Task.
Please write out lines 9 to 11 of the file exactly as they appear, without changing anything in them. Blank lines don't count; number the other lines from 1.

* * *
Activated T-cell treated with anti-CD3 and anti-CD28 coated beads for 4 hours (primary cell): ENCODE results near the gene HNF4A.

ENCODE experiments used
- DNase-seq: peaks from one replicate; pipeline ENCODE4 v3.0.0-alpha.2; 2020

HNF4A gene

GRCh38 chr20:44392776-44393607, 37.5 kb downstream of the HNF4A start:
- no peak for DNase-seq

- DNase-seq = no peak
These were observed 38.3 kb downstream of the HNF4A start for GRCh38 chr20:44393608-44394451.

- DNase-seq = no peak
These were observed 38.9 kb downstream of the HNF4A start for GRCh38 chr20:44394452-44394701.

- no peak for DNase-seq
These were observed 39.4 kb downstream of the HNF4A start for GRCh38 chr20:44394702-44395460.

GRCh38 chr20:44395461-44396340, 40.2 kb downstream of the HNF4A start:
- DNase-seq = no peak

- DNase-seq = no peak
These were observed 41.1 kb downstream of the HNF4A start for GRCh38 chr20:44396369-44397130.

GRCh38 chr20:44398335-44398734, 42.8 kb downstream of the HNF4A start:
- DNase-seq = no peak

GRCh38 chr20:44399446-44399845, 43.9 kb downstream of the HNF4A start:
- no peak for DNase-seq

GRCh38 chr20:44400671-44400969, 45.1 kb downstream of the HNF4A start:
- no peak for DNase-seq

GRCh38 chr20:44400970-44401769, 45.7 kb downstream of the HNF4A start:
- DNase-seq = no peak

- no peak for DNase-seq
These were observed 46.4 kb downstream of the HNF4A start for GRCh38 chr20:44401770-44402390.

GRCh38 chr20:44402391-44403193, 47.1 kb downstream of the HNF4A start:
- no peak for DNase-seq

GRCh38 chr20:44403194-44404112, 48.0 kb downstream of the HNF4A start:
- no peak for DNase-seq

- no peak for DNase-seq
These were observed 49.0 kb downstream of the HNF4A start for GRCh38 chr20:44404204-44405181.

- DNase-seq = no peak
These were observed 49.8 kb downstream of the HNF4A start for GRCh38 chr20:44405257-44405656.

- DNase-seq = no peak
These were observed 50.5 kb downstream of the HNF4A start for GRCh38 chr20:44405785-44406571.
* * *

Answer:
- DNase-seq = no peak
These were observed 38.9 kb downstream of the HNF4A start for GRCh38 chr20:44394452-44394701.

- no peak for DNase-seq